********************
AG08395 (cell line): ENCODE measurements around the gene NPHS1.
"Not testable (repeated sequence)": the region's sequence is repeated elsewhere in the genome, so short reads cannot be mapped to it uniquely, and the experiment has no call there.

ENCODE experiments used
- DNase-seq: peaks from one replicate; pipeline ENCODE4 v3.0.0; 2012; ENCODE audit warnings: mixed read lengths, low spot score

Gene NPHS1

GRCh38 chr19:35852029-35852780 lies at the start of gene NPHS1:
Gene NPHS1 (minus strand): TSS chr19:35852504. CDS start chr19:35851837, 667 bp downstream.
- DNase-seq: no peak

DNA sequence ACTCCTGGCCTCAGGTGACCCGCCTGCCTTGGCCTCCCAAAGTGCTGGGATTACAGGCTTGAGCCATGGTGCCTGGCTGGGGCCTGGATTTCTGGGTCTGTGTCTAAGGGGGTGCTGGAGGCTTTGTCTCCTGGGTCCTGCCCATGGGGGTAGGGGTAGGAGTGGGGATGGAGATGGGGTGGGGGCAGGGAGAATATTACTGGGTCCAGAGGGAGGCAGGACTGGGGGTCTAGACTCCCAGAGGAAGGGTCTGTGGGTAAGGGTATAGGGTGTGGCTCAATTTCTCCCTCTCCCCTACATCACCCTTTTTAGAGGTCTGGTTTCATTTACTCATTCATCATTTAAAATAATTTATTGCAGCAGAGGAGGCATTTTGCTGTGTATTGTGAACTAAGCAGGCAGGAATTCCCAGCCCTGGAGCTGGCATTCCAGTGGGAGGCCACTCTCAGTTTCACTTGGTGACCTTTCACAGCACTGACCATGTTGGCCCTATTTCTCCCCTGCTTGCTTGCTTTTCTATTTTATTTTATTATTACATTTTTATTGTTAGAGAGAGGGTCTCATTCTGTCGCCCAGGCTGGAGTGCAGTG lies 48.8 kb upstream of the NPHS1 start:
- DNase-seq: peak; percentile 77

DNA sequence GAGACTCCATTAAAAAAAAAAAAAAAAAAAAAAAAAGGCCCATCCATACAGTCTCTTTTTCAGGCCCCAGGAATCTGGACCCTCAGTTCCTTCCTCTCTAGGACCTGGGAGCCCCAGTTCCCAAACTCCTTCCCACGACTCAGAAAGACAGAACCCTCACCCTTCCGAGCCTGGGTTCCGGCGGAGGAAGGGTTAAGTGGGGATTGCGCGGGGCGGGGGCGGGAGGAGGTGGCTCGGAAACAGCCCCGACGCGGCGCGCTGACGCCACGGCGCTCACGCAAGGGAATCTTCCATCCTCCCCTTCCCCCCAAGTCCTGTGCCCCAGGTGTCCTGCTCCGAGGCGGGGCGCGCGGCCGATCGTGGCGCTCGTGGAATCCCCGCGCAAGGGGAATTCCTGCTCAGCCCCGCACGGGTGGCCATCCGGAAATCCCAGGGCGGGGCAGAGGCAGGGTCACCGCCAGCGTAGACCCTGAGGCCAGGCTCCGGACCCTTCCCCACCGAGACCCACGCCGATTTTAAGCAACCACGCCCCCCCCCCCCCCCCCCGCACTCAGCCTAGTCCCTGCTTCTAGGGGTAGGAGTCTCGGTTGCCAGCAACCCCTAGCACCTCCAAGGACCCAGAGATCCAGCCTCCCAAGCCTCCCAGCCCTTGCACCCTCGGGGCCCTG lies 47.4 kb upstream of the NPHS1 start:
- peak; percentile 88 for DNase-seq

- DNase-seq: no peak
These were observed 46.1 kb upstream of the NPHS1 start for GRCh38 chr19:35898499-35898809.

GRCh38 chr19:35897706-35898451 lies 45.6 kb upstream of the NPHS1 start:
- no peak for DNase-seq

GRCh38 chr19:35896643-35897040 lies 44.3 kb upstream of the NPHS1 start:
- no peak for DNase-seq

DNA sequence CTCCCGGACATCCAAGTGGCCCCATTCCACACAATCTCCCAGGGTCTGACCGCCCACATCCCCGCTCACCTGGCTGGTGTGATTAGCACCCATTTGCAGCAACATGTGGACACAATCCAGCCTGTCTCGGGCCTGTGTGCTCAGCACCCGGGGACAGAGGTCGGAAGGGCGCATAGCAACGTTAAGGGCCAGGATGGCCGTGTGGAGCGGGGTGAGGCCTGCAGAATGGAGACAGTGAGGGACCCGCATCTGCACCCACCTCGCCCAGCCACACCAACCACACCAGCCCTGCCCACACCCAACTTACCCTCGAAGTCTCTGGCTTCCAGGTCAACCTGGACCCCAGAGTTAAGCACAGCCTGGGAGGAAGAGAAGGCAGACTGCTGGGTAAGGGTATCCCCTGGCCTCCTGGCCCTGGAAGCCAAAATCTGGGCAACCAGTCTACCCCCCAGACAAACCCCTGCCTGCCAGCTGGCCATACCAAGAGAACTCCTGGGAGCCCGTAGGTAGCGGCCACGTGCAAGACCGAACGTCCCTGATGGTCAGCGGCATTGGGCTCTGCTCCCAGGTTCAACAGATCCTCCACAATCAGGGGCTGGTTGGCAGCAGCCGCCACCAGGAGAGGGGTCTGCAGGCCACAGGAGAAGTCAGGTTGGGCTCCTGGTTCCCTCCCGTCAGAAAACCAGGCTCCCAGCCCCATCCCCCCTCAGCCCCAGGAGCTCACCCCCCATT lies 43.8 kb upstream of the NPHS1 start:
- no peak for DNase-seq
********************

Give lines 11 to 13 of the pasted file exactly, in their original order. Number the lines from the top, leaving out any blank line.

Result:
DNA sequence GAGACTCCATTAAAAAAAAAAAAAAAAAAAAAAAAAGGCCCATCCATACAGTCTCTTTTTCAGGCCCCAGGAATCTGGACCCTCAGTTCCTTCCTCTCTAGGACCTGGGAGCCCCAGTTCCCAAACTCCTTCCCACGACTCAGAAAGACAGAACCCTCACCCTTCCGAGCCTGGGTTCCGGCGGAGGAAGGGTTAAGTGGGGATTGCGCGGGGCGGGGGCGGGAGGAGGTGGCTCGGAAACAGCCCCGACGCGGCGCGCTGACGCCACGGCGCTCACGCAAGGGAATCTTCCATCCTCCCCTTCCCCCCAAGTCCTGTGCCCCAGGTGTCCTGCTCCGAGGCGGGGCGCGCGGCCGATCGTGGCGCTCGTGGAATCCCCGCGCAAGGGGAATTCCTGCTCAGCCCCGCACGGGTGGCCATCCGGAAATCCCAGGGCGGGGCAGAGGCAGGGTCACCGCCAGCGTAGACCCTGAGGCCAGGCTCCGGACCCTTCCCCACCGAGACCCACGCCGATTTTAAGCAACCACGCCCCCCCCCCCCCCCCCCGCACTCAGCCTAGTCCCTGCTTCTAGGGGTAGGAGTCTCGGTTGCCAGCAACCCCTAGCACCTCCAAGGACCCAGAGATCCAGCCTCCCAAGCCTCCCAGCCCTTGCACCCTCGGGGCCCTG lies 47.4 kb upstream of the NPHS1 start:
- peak; percentile 88 for DNase-seq

- DNase-seq: no peak